Rome Places

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Navona and Campo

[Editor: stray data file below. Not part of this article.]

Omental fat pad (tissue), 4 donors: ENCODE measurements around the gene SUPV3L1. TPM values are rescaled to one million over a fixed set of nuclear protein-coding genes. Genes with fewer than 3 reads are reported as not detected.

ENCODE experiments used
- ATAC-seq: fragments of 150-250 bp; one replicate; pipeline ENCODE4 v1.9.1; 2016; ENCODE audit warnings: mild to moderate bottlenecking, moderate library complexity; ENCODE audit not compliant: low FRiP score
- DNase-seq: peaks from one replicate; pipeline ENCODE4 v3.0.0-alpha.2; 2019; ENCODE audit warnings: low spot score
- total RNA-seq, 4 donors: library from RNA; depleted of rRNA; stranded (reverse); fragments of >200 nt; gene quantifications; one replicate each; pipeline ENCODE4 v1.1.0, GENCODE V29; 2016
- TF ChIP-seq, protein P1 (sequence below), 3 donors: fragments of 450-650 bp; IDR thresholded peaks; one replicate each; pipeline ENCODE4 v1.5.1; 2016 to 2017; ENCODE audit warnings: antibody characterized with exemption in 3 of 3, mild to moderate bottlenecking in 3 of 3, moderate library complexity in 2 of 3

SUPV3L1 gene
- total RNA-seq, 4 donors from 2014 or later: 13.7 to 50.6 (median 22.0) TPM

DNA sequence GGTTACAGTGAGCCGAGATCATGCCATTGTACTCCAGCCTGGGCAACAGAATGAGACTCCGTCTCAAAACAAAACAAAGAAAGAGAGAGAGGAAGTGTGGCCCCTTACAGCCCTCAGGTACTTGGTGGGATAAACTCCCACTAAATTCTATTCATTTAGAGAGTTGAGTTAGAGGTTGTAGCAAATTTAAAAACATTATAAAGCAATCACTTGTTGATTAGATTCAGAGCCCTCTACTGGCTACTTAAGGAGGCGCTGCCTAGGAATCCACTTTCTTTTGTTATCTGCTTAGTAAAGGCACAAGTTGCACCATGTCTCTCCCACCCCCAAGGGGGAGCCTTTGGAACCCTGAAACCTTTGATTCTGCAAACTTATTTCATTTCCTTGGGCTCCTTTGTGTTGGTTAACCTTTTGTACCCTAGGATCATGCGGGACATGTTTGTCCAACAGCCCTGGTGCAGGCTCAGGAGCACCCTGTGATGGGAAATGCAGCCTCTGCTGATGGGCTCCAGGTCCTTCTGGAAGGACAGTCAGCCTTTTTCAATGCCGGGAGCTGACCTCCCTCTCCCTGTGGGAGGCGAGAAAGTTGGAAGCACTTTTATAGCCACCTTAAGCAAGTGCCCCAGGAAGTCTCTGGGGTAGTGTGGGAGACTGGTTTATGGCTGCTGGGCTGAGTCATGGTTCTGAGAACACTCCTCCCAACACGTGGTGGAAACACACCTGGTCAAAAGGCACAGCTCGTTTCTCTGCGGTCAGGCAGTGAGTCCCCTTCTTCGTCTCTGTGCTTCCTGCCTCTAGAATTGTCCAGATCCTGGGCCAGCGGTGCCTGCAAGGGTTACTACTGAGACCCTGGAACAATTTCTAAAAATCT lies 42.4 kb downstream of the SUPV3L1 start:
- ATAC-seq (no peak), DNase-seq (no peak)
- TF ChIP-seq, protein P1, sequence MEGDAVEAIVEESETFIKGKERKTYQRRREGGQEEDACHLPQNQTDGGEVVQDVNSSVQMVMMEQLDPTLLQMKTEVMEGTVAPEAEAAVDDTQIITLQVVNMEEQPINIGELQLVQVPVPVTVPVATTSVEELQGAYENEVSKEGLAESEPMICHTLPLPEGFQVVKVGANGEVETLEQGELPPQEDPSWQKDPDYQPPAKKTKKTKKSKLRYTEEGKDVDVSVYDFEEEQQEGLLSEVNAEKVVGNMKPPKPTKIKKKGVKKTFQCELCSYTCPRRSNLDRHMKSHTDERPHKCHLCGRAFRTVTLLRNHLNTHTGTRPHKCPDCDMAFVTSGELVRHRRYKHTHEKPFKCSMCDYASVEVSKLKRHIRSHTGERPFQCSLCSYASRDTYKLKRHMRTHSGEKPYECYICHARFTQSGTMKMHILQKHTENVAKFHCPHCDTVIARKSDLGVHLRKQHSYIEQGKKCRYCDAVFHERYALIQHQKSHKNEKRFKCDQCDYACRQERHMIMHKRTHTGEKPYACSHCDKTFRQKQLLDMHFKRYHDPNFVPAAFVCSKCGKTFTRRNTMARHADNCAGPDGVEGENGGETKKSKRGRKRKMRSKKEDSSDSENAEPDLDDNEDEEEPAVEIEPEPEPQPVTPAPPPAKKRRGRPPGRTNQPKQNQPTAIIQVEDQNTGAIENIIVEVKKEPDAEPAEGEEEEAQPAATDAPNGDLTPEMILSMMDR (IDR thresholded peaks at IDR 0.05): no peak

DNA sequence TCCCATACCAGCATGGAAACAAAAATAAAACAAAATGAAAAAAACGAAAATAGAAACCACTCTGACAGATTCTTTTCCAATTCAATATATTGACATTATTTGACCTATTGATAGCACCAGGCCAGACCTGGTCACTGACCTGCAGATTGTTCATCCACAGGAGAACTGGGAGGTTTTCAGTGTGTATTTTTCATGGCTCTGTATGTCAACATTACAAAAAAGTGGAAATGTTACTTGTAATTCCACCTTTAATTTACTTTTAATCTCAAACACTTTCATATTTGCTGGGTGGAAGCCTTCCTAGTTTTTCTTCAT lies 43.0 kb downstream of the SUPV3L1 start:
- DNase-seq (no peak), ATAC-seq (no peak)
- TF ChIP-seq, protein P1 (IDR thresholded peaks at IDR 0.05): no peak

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Two blocks west of Piazza Venezia—Rome's central transportation hub—sits the grandmother of Rome's 17th-century churches, Il Gesù, whose splendor makes it a fitting overture to this sumptuously Baroque quarter. After this curtain-raiser, cross Corso Vittorio Emanuele and take Via del Gesù, turning left onto Via Piè di Marmo to enter Piazza della Minerva. On the right is Santa Maria sopra Minerva, whose piazza contains Rome's most delightful Baroque conceit, the 17th-century elephant obelisk memorial designed by Bernini. Straight ahead is one of the wonders of the world, the ancient Pantheon, with that postcard icon, Piazza Navona, just a few blocks to the west. As cornucopic with art treasures as any in Rome, this district would take about five hours to explore, not counting breaks—but taking breaks is what this area is all about. Chill out at Campo de' Fiori, a Monday-to-Saturday morning market that becomes a nighttime scene-arena, or hit Piazza Navona in the evening, the ideal time to rest on a bench and revel in the dramatic way the lights hit the fountains and church.

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